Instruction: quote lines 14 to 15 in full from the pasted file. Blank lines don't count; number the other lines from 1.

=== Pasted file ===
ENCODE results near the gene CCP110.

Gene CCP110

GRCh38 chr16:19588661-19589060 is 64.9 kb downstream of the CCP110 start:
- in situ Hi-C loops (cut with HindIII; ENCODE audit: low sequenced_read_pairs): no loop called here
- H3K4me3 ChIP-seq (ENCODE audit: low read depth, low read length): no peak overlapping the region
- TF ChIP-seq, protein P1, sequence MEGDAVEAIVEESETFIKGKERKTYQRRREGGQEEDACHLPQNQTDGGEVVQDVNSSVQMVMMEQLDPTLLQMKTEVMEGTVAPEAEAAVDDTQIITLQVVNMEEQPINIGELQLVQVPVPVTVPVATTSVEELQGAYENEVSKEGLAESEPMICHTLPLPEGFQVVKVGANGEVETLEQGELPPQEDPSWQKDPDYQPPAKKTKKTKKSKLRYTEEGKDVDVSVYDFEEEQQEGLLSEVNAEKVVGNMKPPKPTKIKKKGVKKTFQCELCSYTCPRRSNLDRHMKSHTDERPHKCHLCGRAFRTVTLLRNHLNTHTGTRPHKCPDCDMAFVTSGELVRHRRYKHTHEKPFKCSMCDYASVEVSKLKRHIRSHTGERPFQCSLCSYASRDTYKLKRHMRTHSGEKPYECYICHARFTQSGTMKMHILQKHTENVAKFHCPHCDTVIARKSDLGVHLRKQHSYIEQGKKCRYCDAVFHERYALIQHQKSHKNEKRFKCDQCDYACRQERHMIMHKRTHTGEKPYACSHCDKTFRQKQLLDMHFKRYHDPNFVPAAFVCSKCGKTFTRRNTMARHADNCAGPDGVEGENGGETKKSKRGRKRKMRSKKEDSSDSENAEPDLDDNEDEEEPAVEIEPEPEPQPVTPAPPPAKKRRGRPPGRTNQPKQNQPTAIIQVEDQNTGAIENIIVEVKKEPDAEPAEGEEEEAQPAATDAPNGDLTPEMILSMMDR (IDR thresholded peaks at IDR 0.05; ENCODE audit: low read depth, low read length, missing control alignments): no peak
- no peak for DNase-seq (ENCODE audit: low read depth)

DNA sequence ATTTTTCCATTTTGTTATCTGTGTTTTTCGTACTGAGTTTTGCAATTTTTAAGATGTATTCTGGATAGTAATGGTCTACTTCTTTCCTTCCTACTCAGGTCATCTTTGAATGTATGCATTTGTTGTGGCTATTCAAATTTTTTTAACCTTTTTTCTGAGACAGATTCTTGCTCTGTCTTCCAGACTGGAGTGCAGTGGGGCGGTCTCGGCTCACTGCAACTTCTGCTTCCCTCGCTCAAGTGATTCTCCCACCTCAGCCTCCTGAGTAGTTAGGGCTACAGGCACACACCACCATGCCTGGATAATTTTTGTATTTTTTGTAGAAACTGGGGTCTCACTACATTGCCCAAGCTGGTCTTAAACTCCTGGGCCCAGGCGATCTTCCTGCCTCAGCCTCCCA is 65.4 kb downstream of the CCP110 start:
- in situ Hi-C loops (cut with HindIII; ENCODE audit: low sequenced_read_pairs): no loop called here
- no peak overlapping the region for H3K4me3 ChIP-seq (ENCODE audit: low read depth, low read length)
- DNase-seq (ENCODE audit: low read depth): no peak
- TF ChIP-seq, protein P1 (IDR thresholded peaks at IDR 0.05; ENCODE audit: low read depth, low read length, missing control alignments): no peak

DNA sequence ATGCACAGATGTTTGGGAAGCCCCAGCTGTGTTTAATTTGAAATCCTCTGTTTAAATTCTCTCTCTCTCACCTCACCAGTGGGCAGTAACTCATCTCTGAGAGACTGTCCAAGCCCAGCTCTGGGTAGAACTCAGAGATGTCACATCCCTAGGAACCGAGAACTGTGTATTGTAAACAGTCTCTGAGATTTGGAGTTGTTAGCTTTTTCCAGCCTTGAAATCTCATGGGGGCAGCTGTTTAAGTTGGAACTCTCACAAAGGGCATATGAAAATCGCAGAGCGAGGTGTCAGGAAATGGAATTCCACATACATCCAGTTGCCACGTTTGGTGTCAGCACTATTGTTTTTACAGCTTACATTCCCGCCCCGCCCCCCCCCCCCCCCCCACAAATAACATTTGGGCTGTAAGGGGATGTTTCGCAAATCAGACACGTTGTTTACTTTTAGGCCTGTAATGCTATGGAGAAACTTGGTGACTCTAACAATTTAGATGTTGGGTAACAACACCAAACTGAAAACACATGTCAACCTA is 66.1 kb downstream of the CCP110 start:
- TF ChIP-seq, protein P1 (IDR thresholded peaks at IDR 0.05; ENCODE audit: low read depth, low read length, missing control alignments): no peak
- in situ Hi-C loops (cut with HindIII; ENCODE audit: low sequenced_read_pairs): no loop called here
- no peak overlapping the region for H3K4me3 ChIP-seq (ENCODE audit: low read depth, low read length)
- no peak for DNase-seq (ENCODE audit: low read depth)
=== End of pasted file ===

- TF ChIP-seq, protein P1 (IDR thresholded peaks at IDR 0.05; ENCODE audit: low read depth, low read length, missing control alignments): no peak
- in situ Hi-C loops (cut with HindIII; ENCODE audit: low sequenced_read_pairs): no loop called here